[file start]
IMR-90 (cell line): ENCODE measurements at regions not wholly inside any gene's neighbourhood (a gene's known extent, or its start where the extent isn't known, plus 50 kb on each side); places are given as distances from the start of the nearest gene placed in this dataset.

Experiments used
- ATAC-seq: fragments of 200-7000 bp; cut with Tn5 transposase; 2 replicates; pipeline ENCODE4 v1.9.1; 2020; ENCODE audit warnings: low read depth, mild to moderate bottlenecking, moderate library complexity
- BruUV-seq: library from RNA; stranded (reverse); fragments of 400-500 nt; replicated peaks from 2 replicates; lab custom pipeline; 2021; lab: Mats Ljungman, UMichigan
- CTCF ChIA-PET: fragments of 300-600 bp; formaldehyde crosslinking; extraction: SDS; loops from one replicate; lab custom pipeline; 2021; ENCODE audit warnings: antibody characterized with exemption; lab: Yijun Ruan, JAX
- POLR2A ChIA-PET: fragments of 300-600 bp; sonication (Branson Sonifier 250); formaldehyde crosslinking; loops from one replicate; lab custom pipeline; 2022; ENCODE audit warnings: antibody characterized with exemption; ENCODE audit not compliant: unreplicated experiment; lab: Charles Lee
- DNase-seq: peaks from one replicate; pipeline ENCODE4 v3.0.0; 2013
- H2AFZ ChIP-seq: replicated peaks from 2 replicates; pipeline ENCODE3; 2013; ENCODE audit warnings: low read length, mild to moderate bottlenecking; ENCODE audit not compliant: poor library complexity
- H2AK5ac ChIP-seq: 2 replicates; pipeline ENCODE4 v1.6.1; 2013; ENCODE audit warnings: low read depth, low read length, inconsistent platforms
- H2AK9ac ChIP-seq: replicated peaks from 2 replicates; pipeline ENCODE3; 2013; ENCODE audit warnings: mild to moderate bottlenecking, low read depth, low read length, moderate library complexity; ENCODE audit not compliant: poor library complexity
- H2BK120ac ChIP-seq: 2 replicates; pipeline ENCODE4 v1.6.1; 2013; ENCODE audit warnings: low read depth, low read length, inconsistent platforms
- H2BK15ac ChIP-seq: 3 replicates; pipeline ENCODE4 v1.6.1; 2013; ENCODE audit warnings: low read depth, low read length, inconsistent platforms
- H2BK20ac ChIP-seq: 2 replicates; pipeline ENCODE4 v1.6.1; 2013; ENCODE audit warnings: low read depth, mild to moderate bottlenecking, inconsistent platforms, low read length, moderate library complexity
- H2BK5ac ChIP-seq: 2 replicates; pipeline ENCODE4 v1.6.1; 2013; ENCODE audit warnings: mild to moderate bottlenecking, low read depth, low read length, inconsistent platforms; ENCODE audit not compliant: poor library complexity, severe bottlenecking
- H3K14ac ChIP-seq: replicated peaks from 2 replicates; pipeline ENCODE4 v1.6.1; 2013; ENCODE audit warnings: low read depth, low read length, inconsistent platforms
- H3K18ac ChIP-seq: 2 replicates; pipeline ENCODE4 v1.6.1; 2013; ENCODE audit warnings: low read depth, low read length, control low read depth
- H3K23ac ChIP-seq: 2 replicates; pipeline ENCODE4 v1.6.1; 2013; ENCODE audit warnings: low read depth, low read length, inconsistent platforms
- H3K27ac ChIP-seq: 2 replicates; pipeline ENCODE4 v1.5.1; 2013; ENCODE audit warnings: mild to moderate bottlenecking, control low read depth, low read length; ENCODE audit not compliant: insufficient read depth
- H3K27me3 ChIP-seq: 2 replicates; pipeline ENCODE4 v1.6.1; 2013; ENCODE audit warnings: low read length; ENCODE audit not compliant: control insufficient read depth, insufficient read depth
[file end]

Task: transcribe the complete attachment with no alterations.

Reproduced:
IMR-90 (cell line): ENCODE measurements at regions not wholly inside any gene's neighbourhood (a gene's known extent, or its start where the extent isn't known, plus 50 kb on each side); places are given as distances from the start of the nearest gene placed in this dataset.

Experiments used
- ATAC-seq: fragments of 200-7000 bp; cut with Tn5 transposase; 2 replicates; pipeline ENCODE4 v1.9.1; 2020; ENCODE audit warnings: low read depth, mild to moderate bottlenecking, moderate library complexity
- BruUV-seq: library from RNA; stranded (reverse); fragments of 400-500 nt; replicated peaks from 2 replicates; lab custom pipeline; 2021; lab: Mats Ljungman, UMichigan
- CTCF ChIA-PET: fragments of 300-600 bp; formaldehyde crosslinking; extraction: SDS; loops from one replicate; lab custom pipeline; 2021; ENCODE audit warnings: antibody characterized with exemption; lab: Yijun Ruan, JAX
- POLR2A ChIA-PET: fragments of 300-600 bp; sonication (Branson Sonifier 250); formaldehyde crosslinking; loops from one replicate; lab custom pipeline; 2022; ENCODE audit warnings: antibody characterized with exemption; ENCODE audit not compliant: unreplicated experiment; lab: Charles Lee
- DNase-seq: peaks from one replicate; pipeline ENCODE4 v3.0.0; 2013
- H2AFZ ChIP-seq: replicated peaks from 2 replicates; pipeline ENCODE3; 2013; ENCODE audit warnings: low read length, mild to moderate bottlenecking; ENCODE audit not compliant: poor library complexity
- H2AK5ac ChIP-seq: 2 replicates; pipeline ENCODE4 v1.6.1; 2013; ENCODE audit warnings: low read depth, low read length, inconsistent platforms
- H2AK9ac ChIP-seq: replicated peaks from 2 replicates; pipeline ENCODE3; 2013; ENCODE audit warnings: mild to moderate bottlenecking, low read depth, low read length, moderate library complexity; ENCODE audit not compliant: poor library complexity
- H2BK120ac ChIP-seq: 2 replicates; pipeline ENCODE4 v1.6.1; 2013; ENCODE audit warnings: low read depth, low read length, inconsistent platforms
- H2BK15ac ChIP-seq: 3 replicates; pipeline ENCODE4 v1.6.1; 2013; ENCODE audit warnings: low read depth, low read length, inconsistent platforms
- H2BK20ac ChIP-seq: 2 replicates; pipeline ENCODE4 v1.6.1; 2013; ENCODE audit warnings: low read depth, mild to moderate bottlenecking, inconsistent platforms, low read length, moderate library complexity
- H2BK5ac ChIP-seq: 2 replicates; pipeline ENCODE4 v1.6.1; 2013; ENCODE audit warnings: mild to moderate bottlenecking, low read depth, low read length, inconsistent platforms; ENCODE audit not compliant: poor library complexity, severe bottlenecking
- H3K14ac ChIP-seq: replicated peaks from 2 replicates; pipeline ENCODE4 v1.6.1; 2013; ENCODE audit warnings: low read depth, low read length, inconsistent platforms
- H3K18ac ChIP-seq: 2 replicates; pipeline ENCODE4 v1.6.1; 2013; ENCODE audit warnings: low read depth, low read length, control low read depth
- H3K23ac ChIP-seq: 2 replicates; pipeline ENCODE4 v1.6.1; 2013; ENCODE audit warnings: low read depth, low read length, inconsistent platforms
- H3K27ac ChIP-seq: 2 replicates; pipeline ENCODE4 v1.5.1; 2013; ENCODE audit warnings: mild to moderate bottlenecking, control low read depth, low read length; ENCODE audit not compliant: insufficient read depth
- H3K27me3 ChIP-seq: 2 replicates; pipeline ENCODE4 v1.6.1; 2013; ENCODE audit warnings: low read length; ENCODE audit not compliant: control insufficient read depth, insufficient read depth